Last week, Republican leaders unveiled a healthcare bill which they claim is an effective replacement for Obamacare. However, the Republicans’ bill is inadequate compared to the promises of an Obamacare replacement. It is, as Senator Rand Paul described it, “Obamacare Lite.”
Above all other issues, the bill does not make economic sense. A Congressional Budget Office study released Monday found that the GOP plan will save $337 billion over the next ten years, but it will result in higher short-term premiums, more uninsured Americans and significant budget shortfalls for many states.
The largest criticism of Obamacare on both sides of the aisle has been the dramatic increase in premiums. For 2017, consumers on the base silver plan saw their premiums rise an average of 22% from 2016 in all states, with a maximum of a 116% increase in Arizona. For years, Republicans have heavily criticized these price increases and promised that they would reverse the trend of more costly healthcare for millions of Americans.
Yet, the CBO study found that the proposed healthcare bill has the exact opposite effect from its intent. In the next 3 years, premiums are projected to increase by 15-20% more than they would have under the current law. For the consumer, this means that their premiums will rise by 5-10% annually under Obamacare, plus an additional 15-20% over 3 years. Needless to say, it is difficult for governments to completely stop price increases, but this plan will add to the rate at which premiums increase.
The one saving grace for Republicans is that the CBO projects that premiums will level off at about 10% below Obamacare projections after 2020, which achieves their long-term goal. However, these savings must be taken with a grain of salt because they are contingent upon subsidies from state governments and insurance company policy responses, which may or may not materialize.
More importantly though, citizens who have seen their premiums increase consistently and dramatically will not care if CBO economists expect premiums to level out in the future. They will be angry, and they will direct their anger at the party who failed to deliver on the promise of lower prices. In 2018 and 2020, these grievances will be directed at Republicans
The second issue with this law is the mechanism which will drive price increases. Fewer Americans will be insured than under Obamacare. By 2018, the CBO projects that 14 million fewer Americans will be insured than would have been under Obamacare. This gap is expected to increase to 21 million by 2020 and 24 million by 2026. Most of the drop is due to the repeal of the penalties associated with the individual mandate, but about 5 million fewer people are expected to be covered under Medicaid.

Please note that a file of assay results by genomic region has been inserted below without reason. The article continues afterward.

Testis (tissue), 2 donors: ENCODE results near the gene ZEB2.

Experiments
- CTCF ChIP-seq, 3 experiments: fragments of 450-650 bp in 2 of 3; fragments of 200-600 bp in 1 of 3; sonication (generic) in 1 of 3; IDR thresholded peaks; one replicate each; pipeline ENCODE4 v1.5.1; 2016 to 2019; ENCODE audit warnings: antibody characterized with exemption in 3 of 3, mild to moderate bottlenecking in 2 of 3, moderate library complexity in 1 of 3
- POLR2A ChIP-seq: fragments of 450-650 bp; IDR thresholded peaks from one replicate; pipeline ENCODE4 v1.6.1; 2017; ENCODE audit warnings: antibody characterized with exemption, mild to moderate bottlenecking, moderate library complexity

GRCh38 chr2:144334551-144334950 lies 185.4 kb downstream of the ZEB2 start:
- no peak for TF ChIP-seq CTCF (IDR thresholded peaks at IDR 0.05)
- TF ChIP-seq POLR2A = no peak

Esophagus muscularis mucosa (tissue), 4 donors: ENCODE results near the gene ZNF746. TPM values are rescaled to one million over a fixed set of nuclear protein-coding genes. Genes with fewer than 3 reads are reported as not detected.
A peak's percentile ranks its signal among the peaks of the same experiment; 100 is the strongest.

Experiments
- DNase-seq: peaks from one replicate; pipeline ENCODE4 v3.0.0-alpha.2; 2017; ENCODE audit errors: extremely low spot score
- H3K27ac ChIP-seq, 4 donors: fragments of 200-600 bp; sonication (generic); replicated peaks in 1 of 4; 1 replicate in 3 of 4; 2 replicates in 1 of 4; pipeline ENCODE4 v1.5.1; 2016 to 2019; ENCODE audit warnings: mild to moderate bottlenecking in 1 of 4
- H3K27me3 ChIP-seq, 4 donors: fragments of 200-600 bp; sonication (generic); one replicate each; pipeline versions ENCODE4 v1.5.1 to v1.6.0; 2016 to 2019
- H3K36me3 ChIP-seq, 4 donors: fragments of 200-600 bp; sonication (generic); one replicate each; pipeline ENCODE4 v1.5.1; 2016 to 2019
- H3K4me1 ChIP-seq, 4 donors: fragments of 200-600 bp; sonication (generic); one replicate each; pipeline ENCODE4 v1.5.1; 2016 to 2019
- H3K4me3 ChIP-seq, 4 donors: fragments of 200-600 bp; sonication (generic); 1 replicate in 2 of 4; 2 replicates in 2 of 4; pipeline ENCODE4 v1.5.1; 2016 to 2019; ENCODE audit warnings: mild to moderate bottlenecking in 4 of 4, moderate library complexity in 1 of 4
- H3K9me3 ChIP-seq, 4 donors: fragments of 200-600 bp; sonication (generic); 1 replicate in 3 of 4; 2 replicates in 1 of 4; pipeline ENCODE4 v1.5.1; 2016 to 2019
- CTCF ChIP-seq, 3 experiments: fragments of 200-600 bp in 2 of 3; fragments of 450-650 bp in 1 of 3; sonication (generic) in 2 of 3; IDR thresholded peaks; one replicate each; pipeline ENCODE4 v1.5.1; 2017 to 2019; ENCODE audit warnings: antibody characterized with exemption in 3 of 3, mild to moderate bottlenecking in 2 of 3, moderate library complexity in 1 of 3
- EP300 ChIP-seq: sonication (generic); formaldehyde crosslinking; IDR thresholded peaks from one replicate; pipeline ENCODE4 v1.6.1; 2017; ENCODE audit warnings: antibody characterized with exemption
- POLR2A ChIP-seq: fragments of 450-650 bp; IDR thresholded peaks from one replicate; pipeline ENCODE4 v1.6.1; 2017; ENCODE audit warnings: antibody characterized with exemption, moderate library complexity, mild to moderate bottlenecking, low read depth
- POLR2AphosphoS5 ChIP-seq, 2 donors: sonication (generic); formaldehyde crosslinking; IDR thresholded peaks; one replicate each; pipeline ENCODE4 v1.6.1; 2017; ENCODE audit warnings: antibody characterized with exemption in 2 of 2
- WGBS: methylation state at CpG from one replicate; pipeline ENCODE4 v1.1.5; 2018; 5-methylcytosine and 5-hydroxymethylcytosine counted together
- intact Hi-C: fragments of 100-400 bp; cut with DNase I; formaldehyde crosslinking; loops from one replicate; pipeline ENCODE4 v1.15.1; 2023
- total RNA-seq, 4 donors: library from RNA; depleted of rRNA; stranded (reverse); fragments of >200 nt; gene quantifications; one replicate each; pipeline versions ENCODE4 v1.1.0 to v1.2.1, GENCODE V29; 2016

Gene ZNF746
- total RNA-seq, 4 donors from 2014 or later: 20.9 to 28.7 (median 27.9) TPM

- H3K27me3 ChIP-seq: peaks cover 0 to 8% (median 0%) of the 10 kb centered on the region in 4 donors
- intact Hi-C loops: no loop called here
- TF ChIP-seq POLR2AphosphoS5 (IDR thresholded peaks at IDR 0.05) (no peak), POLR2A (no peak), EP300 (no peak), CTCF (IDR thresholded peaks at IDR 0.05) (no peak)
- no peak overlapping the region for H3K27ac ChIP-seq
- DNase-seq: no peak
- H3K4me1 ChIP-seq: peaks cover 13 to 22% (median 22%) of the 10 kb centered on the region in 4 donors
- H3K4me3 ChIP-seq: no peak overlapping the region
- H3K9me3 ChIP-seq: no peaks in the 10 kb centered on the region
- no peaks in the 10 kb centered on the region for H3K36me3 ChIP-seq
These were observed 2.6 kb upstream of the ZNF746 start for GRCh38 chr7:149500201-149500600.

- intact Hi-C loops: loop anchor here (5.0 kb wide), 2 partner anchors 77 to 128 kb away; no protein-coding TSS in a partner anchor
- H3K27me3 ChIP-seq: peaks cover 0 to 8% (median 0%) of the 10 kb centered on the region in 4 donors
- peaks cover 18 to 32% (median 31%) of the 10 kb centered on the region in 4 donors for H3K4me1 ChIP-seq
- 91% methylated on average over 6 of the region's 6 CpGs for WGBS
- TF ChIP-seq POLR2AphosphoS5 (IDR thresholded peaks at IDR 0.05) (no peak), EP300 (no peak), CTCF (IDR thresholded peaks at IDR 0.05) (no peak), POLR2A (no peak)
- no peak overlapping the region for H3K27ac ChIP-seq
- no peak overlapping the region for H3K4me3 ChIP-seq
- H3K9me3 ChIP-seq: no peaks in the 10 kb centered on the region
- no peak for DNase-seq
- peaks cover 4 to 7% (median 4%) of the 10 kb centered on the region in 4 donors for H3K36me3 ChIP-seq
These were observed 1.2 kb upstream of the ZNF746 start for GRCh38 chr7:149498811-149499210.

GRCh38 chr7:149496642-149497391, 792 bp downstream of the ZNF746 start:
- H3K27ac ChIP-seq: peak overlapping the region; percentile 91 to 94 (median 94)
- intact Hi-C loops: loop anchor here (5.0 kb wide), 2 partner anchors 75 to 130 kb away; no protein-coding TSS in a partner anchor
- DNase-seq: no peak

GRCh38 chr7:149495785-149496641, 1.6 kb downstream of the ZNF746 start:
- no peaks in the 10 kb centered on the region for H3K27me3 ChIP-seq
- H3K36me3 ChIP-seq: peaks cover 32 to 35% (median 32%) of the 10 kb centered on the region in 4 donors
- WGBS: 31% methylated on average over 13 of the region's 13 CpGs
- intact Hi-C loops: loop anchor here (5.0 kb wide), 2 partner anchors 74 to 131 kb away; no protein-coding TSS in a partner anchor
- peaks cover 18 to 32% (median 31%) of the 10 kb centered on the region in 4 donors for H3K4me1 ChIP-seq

Individuals should have the freedom to decide whether or not to purchase insurance. The problem is that without substantive changes to Obamacare, repealing the individual mandate causes the entire law to fall apart. The CBO concluded that “eliminating [the mandate] penalties would markedly reduce enrollment in the non-group market and increase the share of enrollees who would be less healthy.” Without allowing insurance companies to exercise more discretion in choosing their customers and premiums, everyone left on insurance will have to pay more to cover the gap.
The withdrawal of healthy individuals from insurance plans puts more pressure on the already-distressed insurance exchanges created by Obamacare. In 2016, several insurers, including United Health and Blue Cross Blue Shield, reported massive losses from the exchanges and pulled out of several states’ exchanges. Now, the CBO projects 6 million healthy people to drop out of the exchanges in 2018, which will cause widespread losses above those reported. Invariably, more insurers will drop out, leaving the exchanges either barren with insurance plans or leading to their complete collapse.
The Republican healthcare bill sets up large budgetary constraints in many states over the next decade. Since Obamacare was enacted, states have been able to expand Medicaid completely financed by the federal government, and the GOP bill allows this to continue through 2020. Many states, including 16 with Republican governors, have elected to expand Medicaid to plug significant budget holes in the short term. However, this only shifts the burden of covering the costs for more people onto the states which have elected to expand Medicaid under Obamacare.
It is clear why Republican leaders opted to propose this “replacement” to Obamacare: it avoids the roadblocks of a Democrat filibuster in the Senate. However, the bill does nothing to control the serious overregulation and expansion of government inherent in Obamacare and only exacerbates the economic and political issues of the original law.
Is this honestly the best that Republican leaders can do?